Toads and frogs belong to the same order, Anura. In fact all toads are scientifically classed as frogs. But there are a group of frogs known as true toads which belong to the Bufonidae family. This family is widespread, native to every continent except Australia and Antarctica. In the region of southern Africa there are 23 known species of Bufonidae. They are stereotypical toads with a rough warty skin which mainly live on land in dryer areas compared to most other frogs. They lay eggs in strings, lack teeth, have a parotid gland behind the ears and males possess a Bidder’s organ.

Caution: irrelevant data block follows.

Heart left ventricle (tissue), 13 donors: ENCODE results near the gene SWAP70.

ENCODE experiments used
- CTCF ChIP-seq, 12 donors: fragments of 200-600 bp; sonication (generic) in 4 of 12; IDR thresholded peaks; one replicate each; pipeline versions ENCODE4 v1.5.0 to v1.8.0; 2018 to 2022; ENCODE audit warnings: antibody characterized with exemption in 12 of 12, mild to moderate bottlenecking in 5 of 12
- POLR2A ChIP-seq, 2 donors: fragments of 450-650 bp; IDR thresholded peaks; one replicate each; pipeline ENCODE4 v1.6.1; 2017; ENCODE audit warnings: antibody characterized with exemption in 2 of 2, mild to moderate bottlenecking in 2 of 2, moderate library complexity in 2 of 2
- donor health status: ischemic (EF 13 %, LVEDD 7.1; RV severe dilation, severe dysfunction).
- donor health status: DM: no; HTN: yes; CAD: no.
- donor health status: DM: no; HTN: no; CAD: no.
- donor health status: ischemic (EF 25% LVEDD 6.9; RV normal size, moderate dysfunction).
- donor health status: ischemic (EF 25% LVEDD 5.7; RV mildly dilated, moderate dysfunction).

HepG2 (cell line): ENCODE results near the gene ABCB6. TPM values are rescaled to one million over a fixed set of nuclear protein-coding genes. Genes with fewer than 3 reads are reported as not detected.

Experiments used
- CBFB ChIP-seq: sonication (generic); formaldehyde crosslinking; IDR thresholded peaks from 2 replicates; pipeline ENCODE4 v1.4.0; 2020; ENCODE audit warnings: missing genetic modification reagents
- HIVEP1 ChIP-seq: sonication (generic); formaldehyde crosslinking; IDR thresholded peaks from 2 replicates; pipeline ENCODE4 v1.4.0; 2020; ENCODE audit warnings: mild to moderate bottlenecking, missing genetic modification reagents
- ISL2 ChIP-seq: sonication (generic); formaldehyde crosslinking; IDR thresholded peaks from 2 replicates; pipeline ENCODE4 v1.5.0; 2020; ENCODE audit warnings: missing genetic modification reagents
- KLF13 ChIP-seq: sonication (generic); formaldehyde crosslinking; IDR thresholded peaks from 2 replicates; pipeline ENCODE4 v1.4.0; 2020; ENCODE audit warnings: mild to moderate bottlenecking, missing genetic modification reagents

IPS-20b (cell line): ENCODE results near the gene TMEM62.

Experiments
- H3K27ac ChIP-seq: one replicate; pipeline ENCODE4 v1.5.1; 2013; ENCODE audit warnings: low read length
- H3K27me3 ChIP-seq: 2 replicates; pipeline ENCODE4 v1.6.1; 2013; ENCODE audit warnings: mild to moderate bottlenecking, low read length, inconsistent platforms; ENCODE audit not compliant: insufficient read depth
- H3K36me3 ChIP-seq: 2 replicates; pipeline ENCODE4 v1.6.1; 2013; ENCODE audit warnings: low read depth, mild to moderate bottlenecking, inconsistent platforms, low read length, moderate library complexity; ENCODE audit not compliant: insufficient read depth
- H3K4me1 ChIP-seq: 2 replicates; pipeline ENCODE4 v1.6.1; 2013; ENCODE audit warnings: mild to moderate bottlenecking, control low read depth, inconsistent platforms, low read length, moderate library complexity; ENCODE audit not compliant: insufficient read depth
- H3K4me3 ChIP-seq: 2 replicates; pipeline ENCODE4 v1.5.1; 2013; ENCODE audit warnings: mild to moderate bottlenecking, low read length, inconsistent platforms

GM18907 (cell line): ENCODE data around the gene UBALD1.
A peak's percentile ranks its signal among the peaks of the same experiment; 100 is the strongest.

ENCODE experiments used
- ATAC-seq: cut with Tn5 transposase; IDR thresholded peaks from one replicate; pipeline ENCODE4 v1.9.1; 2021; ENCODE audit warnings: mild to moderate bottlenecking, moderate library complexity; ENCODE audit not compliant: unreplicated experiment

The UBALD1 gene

All true toads are scientifically classed as frogs.
The collective noun for toads is a knot.
Some species of true toad can produce up to 25,000 eggs.
Male true toads are the only frog to have a Bidder’s organ. This rudimentary ovary can become active under the right conditions.
True toads have a pair of parotoid glands behind their ears which secretes a toxic substance, known as bufotoxin. This is used to deter predators and can be poisonous if ingested by small mammals. In some species this toxin contains hallucinogenic properties.
True toads can live up to 40 years old.